4. Cut out the pictures from the weekly grocery ads, tape or glue them to construction paper, and write the name of it on the paper. They can help you add to your shopping list weekly, learn sight words and be involved in the process of learning to create a shopping list.
5. And, of course, READ. Everyone knows that. Read the same books over and over again, pointing out words as you read.
6. If there are songs you sing regularly, post them on the wall, with simple pictures.

Thursday, August 12, 2010


Today we were very busy putting out fires at Wal-Mart, the movie theater and the gas station.

The book: The Firefighters by Sue Whiting

The props: fire truck (present from Grandma and Grandpa for Christmas), two hoses (a swimming pool noodle and the green one was about 2 bucks at Michaels - I don't know what it's really called) and two fire fighting hats. We also added in signs, made on construction paper, for the names of the stores. Gas was 3 cents a pound today and movie tickets were 40 cents a pound, according to Andrew.

Today's vocabulary: flames, engineer

The song:
We adapted the wheels on the bus to fit, our version, the wheels on the fire truck.

The wheels on the fire truck go round and round.
The steering wheel on the fire truck goes drive, drive, drive.
The hose on the fire truck goes whoosh, whoosh, whoosh.
The ladder on the fire truck goes up and down.
The horn on the fire truck goes beep, beep, beep.
The calls on the fire truck go ring, ring, ring.
The firefighters on the firetruck go, "hold on tight."

Wednesday, August 11, 2010

Wildlife Habitat...

I found this as I was searching for information on a bird theme. I thought this was a fabulous learning experience for kids or adults of any age and something that could be fun to do as a family.

Friday, July 30, 2010

Our Behavior Plan

We are definitely a love and logic home.

We also have a behavior management plan that we use when we notice a behavior that needs work.

This is how it goes. Here are some examples.

1. Noticed Behavior: Andrew yells at mom and dad when he doesn't want to do something we ask him to do.

2. Target Behavior: Andrew will respond in a polite voice and use negotiation when we ask him to do something he doesn't want to do.

3. Steps: a. Praise Andrew every time he performs the desired behavior.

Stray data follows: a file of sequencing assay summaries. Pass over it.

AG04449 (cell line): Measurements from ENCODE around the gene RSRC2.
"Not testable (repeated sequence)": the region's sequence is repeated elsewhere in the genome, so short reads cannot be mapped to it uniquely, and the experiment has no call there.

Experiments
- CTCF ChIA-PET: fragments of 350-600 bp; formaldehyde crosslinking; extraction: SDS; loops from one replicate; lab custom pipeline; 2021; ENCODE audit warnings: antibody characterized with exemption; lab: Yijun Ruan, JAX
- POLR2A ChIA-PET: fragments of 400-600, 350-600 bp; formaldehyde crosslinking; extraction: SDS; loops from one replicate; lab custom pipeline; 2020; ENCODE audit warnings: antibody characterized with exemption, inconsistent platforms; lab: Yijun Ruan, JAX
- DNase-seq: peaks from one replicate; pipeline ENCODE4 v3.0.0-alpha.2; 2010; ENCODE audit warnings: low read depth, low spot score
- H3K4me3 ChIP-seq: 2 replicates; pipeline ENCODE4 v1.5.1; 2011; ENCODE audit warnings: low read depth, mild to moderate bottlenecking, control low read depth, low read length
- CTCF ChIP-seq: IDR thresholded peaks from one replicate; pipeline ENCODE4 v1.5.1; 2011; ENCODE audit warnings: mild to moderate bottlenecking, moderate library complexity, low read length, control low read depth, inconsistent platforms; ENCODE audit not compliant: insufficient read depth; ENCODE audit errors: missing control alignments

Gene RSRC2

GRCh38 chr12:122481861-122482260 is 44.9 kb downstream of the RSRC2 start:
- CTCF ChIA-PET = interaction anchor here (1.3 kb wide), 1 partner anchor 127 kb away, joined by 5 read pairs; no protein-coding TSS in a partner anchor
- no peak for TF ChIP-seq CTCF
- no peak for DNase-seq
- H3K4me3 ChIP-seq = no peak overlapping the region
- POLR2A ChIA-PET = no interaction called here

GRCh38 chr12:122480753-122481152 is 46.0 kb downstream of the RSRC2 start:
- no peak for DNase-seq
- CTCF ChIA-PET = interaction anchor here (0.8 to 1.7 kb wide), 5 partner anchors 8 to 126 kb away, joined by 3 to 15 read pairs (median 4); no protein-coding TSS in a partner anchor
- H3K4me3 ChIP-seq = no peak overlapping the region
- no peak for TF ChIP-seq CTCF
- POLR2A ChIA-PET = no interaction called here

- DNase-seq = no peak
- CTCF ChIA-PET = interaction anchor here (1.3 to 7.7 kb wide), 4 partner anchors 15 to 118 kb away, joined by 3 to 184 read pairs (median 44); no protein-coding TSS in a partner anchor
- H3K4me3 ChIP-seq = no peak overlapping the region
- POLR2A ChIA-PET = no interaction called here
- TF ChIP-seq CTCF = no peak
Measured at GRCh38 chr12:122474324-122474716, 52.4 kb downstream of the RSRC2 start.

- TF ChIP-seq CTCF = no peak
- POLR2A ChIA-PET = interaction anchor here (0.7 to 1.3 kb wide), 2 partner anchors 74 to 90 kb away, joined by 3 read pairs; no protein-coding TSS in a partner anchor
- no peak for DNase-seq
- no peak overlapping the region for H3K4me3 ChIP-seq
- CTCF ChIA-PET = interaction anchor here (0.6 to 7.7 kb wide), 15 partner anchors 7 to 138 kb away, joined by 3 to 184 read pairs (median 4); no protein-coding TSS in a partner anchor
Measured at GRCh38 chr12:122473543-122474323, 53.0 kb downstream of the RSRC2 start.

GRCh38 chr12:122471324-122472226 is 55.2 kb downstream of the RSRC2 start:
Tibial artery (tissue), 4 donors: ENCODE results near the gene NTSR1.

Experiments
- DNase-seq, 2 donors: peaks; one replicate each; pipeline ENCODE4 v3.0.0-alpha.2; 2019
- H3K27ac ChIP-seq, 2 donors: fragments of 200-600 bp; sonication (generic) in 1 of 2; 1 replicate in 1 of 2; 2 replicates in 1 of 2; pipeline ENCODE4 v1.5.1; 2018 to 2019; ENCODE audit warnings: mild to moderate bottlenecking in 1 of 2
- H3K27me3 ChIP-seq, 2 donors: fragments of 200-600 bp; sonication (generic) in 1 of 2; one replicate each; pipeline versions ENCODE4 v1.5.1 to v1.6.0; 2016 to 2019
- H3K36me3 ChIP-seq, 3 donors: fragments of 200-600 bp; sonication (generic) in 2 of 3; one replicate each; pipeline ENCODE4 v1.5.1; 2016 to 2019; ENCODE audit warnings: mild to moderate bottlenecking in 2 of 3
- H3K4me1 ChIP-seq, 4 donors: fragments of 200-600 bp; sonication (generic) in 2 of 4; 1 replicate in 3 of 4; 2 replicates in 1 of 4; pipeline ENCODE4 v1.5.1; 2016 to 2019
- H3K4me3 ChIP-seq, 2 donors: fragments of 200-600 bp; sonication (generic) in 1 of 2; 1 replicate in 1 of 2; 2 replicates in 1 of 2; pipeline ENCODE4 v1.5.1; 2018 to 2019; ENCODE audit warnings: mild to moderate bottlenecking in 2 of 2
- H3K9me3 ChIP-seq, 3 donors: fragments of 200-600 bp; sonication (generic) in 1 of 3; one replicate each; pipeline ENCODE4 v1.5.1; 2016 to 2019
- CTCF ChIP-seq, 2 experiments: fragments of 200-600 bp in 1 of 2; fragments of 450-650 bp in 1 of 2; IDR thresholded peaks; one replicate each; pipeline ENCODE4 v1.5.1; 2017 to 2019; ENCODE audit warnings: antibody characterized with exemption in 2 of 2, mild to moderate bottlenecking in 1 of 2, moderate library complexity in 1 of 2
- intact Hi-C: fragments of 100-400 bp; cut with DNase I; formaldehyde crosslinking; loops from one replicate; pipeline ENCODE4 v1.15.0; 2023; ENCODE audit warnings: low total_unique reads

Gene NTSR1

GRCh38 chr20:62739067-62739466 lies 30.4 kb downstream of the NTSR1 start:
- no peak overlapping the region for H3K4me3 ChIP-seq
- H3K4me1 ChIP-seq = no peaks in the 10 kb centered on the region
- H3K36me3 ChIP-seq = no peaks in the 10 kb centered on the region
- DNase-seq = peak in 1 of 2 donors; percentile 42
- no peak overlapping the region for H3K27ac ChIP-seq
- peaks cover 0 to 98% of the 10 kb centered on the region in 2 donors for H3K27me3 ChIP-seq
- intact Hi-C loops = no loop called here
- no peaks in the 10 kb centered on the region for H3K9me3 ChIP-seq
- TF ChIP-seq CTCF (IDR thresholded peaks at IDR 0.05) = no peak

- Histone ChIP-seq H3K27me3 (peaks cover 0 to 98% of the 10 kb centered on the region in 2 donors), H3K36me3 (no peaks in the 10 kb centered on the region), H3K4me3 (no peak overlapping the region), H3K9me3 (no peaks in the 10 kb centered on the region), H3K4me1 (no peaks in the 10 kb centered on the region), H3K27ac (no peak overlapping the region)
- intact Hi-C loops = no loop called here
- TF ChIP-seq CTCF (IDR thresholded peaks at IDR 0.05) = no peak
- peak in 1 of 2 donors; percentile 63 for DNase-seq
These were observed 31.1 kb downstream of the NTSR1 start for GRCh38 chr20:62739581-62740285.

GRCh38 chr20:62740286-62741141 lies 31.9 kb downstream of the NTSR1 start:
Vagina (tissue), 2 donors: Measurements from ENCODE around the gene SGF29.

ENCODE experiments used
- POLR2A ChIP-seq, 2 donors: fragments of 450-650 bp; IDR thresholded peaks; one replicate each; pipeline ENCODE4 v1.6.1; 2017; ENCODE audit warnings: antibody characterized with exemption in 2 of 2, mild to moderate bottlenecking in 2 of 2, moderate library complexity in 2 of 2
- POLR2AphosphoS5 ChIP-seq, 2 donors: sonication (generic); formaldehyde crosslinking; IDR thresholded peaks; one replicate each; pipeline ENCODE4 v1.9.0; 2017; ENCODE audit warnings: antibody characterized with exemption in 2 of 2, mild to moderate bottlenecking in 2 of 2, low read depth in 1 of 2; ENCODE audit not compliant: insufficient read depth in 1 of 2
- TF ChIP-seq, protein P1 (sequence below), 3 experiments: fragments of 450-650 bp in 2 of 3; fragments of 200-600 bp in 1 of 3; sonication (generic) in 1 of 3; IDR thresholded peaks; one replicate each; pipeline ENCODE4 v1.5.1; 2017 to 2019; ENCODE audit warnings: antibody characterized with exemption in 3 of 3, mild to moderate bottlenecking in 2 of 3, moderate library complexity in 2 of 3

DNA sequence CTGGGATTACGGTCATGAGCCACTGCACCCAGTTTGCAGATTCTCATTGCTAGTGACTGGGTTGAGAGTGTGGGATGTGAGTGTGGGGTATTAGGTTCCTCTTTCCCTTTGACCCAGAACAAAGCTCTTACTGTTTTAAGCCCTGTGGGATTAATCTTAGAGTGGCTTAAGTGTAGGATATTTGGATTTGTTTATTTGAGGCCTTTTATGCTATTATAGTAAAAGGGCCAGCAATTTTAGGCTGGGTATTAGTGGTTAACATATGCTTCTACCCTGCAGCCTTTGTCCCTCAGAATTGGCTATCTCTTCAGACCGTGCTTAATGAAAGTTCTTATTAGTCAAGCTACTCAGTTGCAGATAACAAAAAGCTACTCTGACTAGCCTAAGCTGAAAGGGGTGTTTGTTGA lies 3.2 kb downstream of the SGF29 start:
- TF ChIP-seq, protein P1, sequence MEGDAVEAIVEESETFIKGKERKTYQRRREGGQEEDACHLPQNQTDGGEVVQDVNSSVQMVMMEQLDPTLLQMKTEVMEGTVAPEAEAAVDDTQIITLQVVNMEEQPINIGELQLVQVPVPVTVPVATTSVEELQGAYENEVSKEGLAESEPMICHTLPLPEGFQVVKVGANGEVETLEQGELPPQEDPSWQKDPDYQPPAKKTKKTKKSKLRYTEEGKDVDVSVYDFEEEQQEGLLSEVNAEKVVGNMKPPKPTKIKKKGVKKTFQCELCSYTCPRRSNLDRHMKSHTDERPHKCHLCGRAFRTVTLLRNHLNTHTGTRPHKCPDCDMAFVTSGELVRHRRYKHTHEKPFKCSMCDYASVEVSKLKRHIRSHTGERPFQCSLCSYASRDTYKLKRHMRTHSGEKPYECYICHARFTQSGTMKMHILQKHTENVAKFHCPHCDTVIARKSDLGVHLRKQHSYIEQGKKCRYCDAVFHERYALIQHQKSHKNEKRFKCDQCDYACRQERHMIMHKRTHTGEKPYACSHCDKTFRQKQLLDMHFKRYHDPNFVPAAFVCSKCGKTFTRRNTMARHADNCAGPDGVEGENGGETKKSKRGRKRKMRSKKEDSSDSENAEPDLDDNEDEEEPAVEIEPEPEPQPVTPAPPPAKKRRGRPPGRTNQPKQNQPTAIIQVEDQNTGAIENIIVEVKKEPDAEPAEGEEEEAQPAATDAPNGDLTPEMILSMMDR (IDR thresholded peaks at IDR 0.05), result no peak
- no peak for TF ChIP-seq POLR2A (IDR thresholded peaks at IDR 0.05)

b. Time out and removal of toys (if they are part of the problem behavior) every time the problem behavior happens.
c. Every morning have a little lesson acting out and practicing the desired behavior.

This goes up on our kitchen wall where we see it all the time and can both be reminded of what Andrew is working on. Once the target behavior has been met, the paper comes down. It's not always to stop problem behavior. Sometimes I use it to help develop a skill I notice he needs work on.

It is very effective and he meets his goals almost every single time I use it within a matter of a couple of weeks.

Tuesday, July 20, 2010


Once your toddler has a basic understanding of counting, they can move into number word recognition and number recognition, along with continuing to work on one to one correspondence. This is a fun activity they can do independently after being shown how.

If they don't yet recognize numbers and number words:
1. Write the number and the word.
2. Draw the appropriate amount of squares on the page.

If they do recognize numbers and number words:
1. Write the number and the word with no boxes to challenge them.

Snow in July...

The snow plow and dump truck have been BUSY in our home the last couple of days moving the snow so the cars have plenty of room to drive.

We made up a song to sing along with our snow in July theme:

Sung to London Bridges:
Snow is falling to the ground, to the ground, to the ground.
Snow if falling to the ground, white, cold and wet.

Snow is falling on our heads, on our heads, on our heads,
Snow is falling on our heads, white, cold and wet.

Monday, July 19, 2010

Text Connections

There are three connections we make when reading:
text to text
text to self
text to world

This is one example of Andrew connecting a book he has to the world around him:

The front loader tractor is plowing "snow" off the road so people have room to drive.

Styrofoam became snow. Dry pinto beans became rocks. Pennies became dirt.

When I see that Andrew is taking interest in a topic from a book he read, I do the following:
1. Check out other books from the library on the same topic.
2. Print out pictures found on the internet that relate to the topic and label them so they can develop recognition of those words.
3. Set up a play area like the one above so that he can engage in "pretend play".
4. If there is a place we can go that relates to the book, that is ideal.

Despain Cafe

This is a fun thing we do in our family. David is gone long hours often, so we make certain things celebrations so that it is a special time we spend with him. We also used to do this in the preschool I taught at to aid in language development.

1. Set up an a space where everyone will have enough space and be comfortable. We use a toddler size table on the patio.

2. Set it up with a tablecloth, flowers, dishes, anything you want. This is Andrew's favorite part (besides eating with dad!)

3. Make a menu with the items you will be serving.

4. At the appointed time, sit down to eat. Have one of the kids be a waiter/waitress. They will have a pad of paper that they take everybody's orders on. For kids who are younger and don't know how to write yet, you could make a list of the menu items. Draw a box next to each menu item so they can draw a dot or check mark on it so they remember what everyone wants. A picture next to the menu item helps them recognize what the menu items are. I am not elaborate on this. I draw a simple visual cue to help them remember what the item is.

5. With mom's help (or dad's) the child serves everyone their food.